As the only daypart with marked growth in the limited-service industry, the breakfast business is hot. It seems that every week brings more news of morning daypart expansion from this or that brand.
Faced with this increased competition, those brands already built around coffee, bagels, doughnuts, and other breakfast goods have had to diversify their menus to get a larger share out of lunch. And industry experts believe that, even among breakfast-focused brands, the future of quick service rests in a successful balance of all-day dining options.
Long known for its doughnuts and line of breakfast sandwiches, Dunkin’ Donuts recently amped up its menu to drive more lunch opportunities. Bakery sandwiches, introduced in January 2012, were the brand’s first attempts at blurring the lines between breakfast and lunch.
“While breakfast remains our core focus, today people are seeking all-day dining options, so we are committed to menu innovation, giving our guests even more choices,” says Jeff Miller, Dunkin’ Donuts executive chef and vice president of product innovation.
Last year, the chain introduced two new lightly breaded chicken sandwiches, Barbecue Chicken and Bacon Ranch, and followed them up with the Grilled Chicken Flatbread Sandwich. These new menu items could also give the brand more staying power as it expands its footprint to the west.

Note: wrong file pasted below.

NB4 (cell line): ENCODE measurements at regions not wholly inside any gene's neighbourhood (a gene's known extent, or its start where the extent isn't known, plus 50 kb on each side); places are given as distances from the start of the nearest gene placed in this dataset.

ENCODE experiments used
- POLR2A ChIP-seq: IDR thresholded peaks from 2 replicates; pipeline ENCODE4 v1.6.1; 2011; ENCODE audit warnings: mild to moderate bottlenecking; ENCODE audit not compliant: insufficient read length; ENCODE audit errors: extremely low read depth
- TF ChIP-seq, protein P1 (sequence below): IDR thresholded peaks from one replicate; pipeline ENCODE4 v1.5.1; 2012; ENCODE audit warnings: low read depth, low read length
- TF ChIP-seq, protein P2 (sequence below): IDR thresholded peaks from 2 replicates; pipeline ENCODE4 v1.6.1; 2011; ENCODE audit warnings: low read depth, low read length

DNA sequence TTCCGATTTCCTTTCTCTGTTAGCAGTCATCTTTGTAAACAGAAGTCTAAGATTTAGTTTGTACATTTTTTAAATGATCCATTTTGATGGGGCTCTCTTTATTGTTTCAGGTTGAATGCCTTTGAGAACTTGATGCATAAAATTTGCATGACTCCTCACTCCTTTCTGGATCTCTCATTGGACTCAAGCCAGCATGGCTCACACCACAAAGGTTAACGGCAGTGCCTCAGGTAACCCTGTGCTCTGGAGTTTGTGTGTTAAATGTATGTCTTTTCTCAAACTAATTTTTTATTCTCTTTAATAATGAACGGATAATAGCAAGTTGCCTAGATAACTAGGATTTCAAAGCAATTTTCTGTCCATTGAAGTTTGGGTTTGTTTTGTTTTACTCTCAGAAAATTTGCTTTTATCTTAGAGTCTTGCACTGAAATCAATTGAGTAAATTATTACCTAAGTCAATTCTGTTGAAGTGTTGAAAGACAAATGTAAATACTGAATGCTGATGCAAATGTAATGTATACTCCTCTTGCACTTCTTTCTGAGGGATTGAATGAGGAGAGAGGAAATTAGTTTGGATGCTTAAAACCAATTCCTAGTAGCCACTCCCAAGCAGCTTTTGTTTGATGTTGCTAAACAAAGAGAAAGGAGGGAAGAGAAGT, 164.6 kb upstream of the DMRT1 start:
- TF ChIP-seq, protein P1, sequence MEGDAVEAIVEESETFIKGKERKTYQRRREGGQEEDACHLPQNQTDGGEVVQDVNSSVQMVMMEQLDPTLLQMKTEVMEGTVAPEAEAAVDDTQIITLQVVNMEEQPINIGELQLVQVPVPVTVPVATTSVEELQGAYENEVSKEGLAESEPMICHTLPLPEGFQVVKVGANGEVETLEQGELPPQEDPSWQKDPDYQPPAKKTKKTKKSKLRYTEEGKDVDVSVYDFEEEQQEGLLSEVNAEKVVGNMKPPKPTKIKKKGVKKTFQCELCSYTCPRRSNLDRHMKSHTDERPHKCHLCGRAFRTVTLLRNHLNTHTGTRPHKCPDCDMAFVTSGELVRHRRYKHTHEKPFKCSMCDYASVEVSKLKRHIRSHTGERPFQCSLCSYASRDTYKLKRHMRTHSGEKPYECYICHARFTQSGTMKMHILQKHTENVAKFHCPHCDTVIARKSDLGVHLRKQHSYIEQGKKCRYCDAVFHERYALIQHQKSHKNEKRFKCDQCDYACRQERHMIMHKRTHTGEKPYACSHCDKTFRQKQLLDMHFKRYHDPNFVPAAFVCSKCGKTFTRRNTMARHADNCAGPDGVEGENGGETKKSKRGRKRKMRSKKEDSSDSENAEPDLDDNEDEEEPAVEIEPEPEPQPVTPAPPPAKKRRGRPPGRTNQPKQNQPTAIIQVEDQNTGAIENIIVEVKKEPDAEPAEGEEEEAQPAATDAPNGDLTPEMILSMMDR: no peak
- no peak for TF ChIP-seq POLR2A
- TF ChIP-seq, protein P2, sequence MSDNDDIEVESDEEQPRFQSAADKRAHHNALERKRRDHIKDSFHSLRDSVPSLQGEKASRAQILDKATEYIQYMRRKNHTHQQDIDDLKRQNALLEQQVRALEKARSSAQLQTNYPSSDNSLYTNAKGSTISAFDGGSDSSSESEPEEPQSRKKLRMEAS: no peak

“We know that our guests don’t always have time to sit down and enjoy a complete meal, and that they may be eating at unconventional hours in a clock-less day,” Miller says. “Because of this, we have continued to create menu choices that are delicious and available anytime.”
Burlington, Vermont–based Bruegger’s Bagels is another breakfast brand with more lunchtime menu items in the works. In fact, it just developed a new lunch menu that will launch for a test later this year and will roll out system-wide in 2015, says Judy Kadylak, vice president of marketing. The new lineup includes a possible first for breakfast brands: the Bagel Burger.